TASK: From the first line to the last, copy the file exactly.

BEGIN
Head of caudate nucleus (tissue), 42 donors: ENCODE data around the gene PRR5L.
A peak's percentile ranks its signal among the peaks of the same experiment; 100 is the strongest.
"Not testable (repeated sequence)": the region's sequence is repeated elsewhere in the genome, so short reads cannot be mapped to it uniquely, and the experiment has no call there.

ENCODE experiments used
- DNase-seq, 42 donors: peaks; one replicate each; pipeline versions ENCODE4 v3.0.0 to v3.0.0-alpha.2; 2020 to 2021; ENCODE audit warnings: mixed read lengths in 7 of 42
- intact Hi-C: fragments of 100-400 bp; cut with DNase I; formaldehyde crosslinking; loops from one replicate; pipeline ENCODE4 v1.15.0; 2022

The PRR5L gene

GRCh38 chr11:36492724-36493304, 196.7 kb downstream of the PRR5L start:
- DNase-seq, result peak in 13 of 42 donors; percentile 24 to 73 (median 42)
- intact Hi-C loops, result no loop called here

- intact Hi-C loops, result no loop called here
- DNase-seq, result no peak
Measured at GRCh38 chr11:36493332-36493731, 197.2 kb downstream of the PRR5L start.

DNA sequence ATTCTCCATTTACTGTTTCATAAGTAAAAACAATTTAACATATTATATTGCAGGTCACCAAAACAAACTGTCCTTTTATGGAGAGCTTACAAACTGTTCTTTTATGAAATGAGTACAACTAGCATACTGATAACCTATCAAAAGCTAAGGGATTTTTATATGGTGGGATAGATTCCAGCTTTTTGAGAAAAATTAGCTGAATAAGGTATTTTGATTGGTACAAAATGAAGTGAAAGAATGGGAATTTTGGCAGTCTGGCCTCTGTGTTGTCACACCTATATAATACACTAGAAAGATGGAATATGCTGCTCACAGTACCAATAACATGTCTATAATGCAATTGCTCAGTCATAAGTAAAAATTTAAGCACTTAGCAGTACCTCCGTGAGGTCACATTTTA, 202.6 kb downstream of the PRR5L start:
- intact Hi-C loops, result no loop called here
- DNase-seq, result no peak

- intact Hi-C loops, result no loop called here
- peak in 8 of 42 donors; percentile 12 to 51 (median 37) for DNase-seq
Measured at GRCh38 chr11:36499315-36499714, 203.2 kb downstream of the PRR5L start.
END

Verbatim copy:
Head of caudate nucleus (tissue), 42 donors: ENCODE data around the gene PRR5L.
A peak's percentile ranks its signal among the peaks of the same experiment; 100 is the strongest.
"Not testable (repeated sequence)": the region's sequence is repeated elsewhere in the genome, so short reads cannot be mapped to it uniquely, and the experiment has no call there.

ENCODE experiments used
- DNase-seq, 42 donors: peaks; one replicate each; pipeline versions ENCODE4 v3.0.0 to v3.0.0-alpha.2; 2020 to 2021; ENCODE audit warnings: mixed read lengths in 7 of 42
- intact Hi-C: fragments of 100-400 bp; cut with DNase I; formaldehyde crosslinking; loops from one replicate; pipeline ENCODE4 v1.15.0; 2022

The PRR5L gene

GRCh38 chr11:36492724-36493304, 196.7 kb downstream of the PRR5L start:
- DNase-seq, result peak in 13 of 42 donors; percentile 24 to 73 (median 42)
- intact Hi-C loops, result no loop called here

- intact Hi-C loops, result no loop called here
- DNase-seq, result no peak
Measured at GRCh38 chr11:36493332-36493731, 197.2 kb downstream of the PRR5L start.

DNA sequence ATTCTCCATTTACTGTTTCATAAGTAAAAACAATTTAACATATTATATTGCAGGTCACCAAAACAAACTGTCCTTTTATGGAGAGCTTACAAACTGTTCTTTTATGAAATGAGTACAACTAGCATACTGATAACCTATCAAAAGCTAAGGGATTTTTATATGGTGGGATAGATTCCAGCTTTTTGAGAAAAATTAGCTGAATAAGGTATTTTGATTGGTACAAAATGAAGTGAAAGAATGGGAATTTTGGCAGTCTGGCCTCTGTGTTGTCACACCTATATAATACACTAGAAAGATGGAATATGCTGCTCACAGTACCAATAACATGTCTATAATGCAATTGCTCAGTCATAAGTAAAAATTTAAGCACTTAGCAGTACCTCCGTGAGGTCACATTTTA, 202.6 kb downstream of the PRR5L start:
- intact Hi-C loops, result no loop called here
- DNase-seq, result no peak

- intact Hi-C loops, result no loop called here
- peak in 8 of 42 donors; percentile 12 to 51 (median 37) for DNase-seq
Measured at GRCh38 chr11:36499315-36499714, 203.2 kb downstream of the PRR5L start.